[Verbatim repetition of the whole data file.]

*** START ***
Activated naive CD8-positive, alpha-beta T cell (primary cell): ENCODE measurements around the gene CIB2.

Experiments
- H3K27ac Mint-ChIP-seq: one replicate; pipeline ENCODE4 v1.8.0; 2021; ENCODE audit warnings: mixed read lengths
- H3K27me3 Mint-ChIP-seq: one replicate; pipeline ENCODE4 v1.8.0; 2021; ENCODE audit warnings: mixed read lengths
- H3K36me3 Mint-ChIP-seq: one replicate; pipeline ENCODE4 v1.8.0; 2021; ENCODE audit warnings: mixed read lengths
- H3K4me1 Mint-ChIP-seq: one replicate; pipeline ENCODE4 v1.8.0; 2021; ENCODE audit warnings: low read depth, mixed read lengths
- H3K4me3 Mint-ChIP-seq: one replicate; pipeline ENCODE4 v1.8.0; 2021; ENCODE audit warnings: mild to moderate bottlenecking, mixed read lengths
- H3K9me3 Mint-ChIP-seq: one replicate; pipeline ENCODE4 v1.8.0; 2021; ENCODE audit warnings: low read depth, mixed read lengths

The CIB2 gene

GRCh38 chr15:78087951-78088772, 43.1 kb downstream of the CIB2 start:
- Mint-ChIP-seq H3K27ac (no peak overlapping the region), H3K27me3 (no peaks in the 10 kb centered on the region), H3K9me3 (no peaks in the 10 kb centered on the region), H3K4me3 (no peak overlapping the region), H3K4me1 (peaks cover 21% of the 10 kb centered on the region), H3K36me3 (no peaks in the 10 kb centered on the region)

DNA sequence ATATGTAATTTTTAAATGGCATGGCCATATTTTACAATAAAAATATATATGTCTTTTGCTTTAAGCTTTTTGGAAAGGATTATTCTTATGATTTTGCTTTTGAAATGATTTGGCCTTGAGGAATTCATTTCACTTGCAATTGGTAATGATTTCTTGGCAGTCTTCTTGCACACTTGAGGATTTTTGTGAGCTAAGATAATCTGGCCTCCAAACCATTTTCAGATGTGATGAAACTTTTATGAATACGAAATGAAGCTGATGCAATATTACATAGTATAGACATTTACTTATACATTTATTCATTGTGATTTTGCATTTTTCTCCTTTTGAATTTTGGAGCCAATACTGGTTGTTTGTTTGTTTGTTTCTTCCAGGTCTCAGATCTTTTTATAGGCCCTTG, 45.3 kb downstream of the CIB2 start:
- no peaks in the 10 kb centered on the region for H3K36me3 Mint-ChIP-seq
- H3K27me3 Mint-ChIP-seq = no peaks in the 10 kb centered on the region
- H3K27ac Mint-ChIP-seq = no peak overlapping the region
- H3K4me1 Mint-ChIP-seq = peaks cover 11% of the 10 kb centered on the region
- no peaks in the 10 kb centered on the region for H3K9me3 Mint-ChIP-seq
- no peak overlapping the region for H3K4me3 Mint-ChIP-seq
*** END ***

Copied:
Activated naive CD8-positive, alpha-beta T cell (primary cell): ENCODE measurements around the gene CIB2.

Experiments
- H3K27ac Mint-ChIP-seq: one replicate; pipeline ENCODE4 v1.8.0; 2021; ENCODE audit warnings: mixed read lengths
- H3K27me3 Mint-ChIP-seq: one replicate; pipeline ENCODE4 v1.8.0; 2021; ENCODE audit warnings: mixed read lengths
- H3K36me3 Mint-ChIP-seq: one replicate; pipeline ENCODE4 v1.8.0; 2021; ENCODE audit warnings: mixed read lengths
- H3K4me1 Mint-ChIP-seq: one replicate; pipeline ENCODE4 v1.8.0; 2021; ENCODE audit warnings: low read depth, mixed read lengths
- H3K4me3 Mint-ChIP-seq: one replicate; pipeline ENCODE4 v1.8.0; 2021; ENCODE audit warnings: mild to moderate bottlenecking, mixed read lengths
- H3K9me3 Mint-ChIP-seq: one replicate; pipeline ENCODE4 v1.8.0; 2021; ENCODE audit warnings: low read depth, mixed read lengths

The CIB2 gene

GRCh38 chr15:78087951-78088772, 43.1 kb downstream of the CIB2 start:
- Mint-ChIP-seq H3K27ac (no peak overlapping the region), H3K27me3 (no peaks in the 10 kb centered on the region), H3K9me3 (no peaks in the 10 kb centered on the region), H3K4me3 (no peak overlapping the region), H3K4me1 (peaks cover 21% of the 10 kb centered on the region), H3K36me3 (no peaks in the 10 kb centered on the region)

DNA sequence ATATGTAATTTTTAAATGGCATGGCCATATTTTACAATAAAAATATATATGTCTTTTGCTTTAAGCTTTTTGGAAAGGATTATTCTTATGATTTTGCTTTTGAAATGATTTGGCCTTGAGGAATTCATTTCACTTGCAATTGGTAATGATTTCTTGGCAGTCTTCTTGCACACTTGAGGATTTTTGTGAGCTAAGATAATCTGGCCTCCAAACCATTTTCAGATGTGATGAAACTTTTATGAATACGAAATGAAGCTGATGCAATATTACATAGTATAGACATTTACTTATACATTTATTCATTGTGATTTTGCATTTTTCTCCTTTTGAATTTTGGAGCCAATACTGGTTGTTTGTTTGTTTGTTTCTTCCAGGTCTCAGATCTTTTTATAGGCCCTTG, 45.3 kb downstream of the CIB2 start:
- no peaks in the 10 kb centered on the region for H3K36me3 Mint-ChIP-seq
- H3K27me3 Mint-ChIP-seq = no peaks in the 10 kb centered on the region
- H3K27ac Mint-ChIP-seq = no peak overlapping the region
- H3K4me1 Mint-ChIP-seq = peaks cover 11% of the 10 kb centered on the region
- no peaks in the 10 kb centered on the region for H3K9me3 Mint-ChIP-seq
- no peak overlapping the region for H3K4me3 Mint-ChIP-seq